SEND – Reading Books: How to meet additional needs
All children should be able to access the same learning opportunities. However, for children with Special Educational Needs and Disabilities (SEND) some activities may not be as interesting or appealing. Practitioners should adapt their teaching approaches and modify activities to cater for the additional needs of children, rather than expecting all to learn from a ‘one-size-fits-all’ approach. Depending on the additional needs of some children, different alterations can be made.
Let’s explore how reading activities can be modified to entice a wider range of children with varying abilities, likes and dislikes. Children with SEND can have a diverse scope of conditions and needs to consider. In the interest of this article, we will be looking at a general overview of learning difficulties involving focus and attention, sensory, emotional, language and physical disorders.
Focus and Attention
Some children with SEND may have shorter attention spans are not able to hold their focus for as long as other children. When reading to children with SEND practitioners should consider which books will be most suitable. Shorter books with larger pages and more colourful pictures might be more suitable for some children or reading only a few pages at a time might be best for others.
Practitioners need to consider how they read to some children. While louder, expressive voices will grab the attention of most children, for some, the louder volume may be too unsettling so using a softer voice can be more appropriate.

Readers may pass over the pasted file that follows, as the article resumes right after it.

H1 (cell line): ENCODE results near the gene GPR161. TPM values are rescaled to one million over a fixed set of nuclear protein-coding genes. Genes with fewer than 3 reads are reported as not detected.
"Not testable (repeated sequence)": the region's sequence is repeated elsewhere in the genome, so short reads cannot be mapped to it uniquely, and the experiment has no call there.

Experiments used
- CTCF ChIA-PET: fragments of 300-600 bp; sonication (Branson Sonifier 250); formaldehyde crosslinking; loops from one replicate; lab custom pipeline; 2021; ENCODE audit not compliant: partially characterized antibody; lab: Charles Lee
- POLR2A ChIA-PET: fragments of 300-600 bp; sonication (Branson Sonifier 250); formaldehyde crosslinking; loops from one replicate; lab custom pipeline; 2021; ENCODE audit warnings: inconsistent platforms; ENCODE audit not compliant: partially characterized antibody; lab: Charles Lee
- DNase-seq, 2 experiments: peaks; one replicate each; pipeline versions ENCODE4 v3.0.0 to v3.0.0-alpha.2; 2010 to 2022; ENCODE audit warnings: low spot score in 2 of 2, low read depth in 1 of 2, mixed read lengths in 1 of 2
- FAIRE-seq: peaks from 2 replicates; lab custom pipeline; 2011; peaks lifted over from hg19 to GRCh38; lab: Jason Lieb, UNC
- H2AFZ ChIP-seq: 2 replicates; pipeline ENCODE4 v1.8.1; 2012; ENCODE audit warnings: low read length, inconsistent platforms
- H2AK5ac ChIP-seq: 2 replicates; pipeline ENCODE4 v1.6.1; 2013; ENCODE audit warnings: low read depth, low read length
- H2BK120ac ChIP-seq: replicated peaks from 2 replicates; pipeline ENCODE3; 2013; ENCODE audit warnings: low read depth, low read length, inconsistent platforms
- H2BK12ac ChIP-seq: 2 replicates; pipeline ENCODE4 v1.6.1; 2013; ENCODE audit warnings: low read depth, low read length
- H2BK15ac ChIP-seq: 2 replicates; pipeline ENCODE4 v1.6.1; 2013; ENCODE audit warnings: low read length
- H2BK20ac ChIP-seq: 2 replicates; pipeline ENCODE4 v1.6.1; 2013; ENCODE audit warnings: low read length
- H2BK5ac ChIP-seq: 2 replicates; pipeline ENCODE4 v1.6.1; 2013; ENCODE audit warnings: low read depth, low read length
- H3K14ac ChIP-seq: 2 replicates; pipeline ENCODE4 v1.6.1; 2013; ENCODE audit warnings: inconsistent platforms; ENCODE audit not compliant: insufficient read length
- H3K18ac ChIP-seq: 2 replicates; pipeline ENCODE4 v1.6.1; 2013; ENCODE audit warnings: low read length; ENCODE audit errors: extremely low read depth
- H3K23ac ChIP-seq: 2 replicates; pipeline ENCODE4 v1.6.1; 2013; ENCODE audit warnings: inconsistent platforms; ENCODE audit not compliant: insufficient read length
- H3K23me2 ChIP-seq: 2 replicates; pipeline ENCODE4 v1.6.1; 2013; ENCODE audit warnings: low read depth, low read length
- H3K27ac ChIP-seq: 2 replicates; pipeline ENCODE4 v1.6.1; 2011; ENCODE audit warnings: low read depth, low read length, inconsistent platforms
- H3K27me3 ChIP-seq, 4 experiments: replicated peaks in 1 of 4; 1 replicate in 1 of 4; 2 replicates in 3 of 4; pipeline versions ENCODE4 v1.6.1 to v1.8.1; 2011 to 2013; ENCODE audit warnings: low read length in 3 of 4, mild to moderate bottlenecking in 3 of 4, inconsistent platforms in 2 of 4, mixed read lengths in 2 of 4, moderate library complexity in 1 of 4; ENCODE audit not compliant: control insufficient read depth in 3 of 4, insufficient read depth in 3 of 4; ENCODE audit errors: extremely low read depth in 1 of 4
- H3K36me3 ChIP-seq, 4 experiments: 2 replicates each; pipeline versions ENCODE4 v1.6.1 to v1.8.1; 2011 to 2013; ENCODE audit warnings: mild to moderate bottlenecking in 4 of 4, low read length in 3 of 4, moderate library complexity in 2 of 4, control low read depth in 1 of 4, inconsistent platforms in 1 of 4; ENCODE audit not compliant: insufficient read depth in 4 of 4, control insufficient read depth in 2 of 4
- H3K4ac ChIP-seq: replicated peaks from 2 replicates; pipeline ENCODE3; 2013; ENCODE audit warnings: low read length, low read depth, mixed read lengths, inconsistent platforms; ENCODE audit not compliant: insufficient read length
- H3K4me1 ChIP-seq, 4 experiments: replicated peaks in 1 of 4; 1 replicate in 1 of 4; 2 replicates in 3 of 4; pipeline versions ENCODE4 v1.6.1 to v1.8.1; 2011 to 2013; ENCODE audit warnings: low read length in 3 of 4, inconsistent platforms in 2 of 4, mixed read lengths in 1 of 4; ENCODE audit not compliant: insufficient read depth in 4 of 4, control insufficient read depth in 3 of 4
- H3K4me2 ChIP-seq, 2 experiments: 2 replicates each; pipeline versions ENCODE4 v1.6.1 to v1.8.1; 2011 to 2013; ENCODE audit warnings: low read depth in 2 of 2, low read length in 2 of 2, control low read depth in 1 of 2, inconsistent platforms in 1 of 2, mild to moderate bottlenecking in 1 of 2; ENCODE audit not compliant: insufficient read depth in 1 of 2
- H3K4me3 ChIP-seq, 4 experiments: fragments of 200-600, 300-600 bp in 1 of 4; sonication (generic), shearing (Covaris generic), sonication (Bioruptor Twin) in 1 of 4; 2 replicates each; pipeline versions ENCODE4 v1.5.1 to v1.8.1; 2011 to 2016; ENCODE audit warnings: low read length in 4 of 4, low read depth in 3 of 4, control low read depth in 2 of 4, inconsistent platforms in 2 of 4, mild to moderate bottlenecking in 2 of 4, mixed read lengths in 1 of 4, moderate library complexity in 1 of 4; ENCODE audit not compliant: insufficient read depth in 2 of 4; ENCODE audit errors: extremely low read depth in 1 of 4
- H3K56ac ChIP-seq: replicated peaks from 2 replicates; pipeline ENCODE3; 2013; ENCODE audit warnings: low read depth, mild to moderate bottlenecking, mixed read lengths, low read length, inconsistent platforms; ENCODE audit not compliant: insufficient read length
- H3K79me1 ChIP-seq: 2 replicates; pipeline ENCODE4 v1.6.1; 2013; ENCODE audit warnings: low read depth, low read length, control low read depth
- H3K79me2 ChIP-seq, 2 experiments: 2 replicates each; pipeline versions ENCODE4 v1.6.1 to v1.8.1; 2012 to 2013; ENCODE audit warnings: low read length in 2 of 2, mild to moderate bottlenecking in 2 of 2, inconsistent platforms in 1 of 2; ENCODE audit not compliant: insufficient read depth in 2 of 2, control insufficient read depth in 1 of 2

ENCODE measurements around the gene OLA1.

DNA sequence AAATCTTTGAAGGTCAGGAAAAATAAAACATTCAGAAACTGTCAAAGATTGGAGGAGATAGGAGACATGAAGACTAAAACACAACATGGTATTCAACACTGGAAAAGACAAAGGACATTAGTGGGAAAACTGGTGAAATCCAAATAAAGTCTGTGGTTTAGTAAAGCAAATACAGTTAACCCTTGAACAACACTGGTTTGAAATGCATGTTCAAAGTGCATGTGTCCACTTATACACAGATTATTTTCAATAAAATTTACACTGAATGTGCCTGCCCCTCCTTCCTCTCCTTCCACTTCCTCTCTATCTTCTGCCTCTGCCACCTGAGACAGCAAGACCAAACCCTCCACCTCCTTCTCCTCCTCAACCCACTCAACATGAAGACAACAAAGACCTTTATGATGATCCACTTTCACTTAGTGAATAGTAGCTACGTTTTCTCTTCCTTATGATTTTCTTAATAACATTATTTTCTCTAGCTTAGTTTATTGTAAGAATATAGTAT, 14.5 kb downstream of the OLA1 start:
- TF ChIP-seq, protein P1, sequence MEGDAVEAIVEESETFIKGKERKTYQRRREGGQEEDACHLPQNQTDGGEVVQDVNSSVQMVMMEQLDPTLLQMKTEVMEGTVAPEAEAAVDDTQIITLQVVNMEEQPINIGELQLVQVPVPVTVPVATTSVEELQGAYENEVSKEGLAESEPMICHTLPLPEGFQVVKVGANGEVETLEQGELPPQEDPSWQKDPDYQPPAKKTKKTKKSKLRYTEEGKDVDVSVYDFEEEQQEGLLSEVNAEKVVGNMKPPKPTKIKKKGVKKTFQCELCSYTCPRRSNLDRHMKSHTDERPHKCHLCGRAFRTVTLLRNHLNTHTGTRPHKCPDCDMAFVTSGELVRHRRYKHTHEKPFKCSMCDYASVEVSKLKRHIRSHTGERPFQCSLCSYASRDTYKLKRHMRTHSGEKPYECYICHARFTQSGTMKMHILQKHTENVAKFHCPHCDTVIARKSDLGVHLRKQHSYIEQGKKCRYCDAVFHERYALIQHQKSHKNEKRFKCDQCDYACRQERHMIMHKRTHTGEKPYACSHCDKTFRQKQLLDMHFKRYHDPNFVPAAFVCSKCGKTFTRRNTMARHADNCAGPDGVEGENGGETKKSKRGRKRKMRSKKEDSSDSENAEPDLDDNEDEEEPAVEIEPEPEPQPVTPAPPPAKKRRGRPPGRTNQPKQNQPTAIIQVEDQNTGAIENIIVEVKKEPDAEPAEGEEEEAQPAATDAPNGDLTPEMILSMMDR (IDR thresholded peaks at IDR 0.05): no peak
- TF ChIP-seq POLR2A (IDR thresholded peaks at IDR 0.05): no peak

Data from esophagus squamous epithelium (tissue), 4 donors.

For some stories using props for the children to interactive with at certain parts of the story (such as puppets) can be helpful. This may encourage some children to focus for longer, but for others it may be a bigger distraction and disrupt their learning experience. By really getting to know their children, trying a few different techniques, and talking to parents and carers, practitioners will know how best to read to the children.
Some children are opposed to activities that over-stimulate their senses, while others enjoy exploring a variety of textures and sensory experiences. There are a number of ‘touch and feel’ books, with fabrics inside that will encourage some children to explore books. These books can be given to children independently or can be used in one-to-one activities with practitioners.
Another sensory way to explore books is to use audio books. Many stories are available in CD or online audio formats for all children to enjoy. Most of them include additional music and songs which makes the stories more interesting for children. These can be used alongside practitioners holding up the story for a more immersive experience.
Children with emotional needs can feel overwhelmed in the slightest instance. During story time they may feel frustrated that it is not the book they wanted, that they don’t want to sit down, or perhaps they can’t see the book clearly. It is essential that practitioners listen to the children’s concerns in good time, reducing the chance of emotions running high.
Some children feel upset when they do not want to do a certain activity. While all children should be supported to try new things, they should never be forced. Using encouraging language, asking relevant questions and offering solutions are all important when working with emotional children.
There may be a genuine issue that is preventing the child from taking part, such as not wanting to sit on the carpet. Staff can then either find an array of cushions for a child to sit on or ask if they would rather sit on a chair. Providing these choices allows children to communicate their emotions and learn to manage them in suitable ways, through conversation.